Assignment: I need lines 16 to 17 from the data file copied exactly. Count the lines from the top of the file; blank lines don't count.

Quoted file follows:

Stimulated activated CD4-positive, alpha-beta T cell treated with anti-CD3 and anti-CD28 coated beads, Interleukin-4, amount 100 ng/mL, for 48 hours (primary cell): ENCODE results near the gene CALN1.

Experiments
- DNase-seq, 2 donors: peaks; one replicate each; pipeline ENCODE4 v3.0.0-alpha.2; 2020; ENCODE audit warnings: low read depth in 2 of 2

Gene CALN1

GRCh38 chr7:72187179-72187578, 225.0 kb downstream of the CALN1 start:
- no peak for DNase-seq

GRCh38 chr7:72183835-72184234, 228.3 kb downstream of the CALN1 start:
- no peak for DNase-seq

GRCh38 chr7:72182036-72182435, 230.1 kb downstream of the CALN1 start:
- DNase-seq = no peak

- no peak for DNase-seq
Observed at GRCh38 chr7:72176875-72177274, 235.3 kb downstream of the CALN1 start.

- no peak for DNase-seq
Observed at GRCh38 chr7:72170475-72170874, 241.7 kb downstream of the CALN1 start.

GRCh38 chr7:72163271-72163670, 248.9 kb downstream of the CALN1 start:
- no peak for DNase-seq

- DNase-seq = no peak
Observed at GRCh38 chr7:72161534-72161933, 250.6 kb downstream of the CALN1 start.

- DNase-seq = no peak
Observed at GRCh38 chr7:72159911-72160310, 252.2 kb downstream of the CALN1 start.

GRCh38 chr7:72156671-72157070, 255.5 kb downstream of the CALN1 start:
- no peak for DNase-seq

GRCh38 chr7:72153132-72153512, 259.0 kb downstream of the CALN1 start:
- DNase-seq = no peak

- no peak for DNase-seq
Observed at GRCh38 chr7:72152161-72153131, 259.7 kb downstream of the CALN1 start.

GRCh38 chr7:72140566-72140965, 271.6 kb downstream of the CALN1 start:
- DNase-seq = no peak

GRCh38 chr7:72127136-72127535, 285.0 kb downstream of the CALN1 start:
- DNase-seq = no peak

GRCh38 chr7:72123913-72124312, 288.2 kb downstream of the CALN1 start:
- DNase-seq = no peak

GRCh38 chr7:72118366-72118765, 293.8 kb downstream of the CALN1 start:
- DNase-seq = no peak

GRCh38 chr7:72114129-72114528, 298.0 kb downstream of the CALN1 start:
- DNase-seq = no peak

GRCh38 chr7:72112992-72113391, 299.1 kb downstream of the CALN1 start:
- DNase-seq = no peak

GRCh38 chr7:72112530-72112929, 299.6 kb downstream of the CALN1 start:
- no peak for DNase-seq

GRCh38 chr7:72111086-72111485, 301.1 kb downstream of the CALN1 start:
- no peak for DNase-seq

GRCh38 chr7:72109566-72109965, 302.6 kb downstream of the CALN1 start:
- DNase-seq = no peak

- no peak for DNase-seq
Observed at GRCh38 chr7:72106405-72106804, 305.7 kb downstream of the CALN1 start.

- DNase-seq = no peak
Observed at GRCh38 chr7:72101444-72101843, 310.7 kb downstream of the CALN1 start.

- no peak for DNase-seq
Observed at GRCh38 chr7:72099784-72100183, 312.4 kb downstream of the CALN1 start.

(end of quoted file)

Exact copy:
- no peak for DNase-seq

- DNase-seq = no peak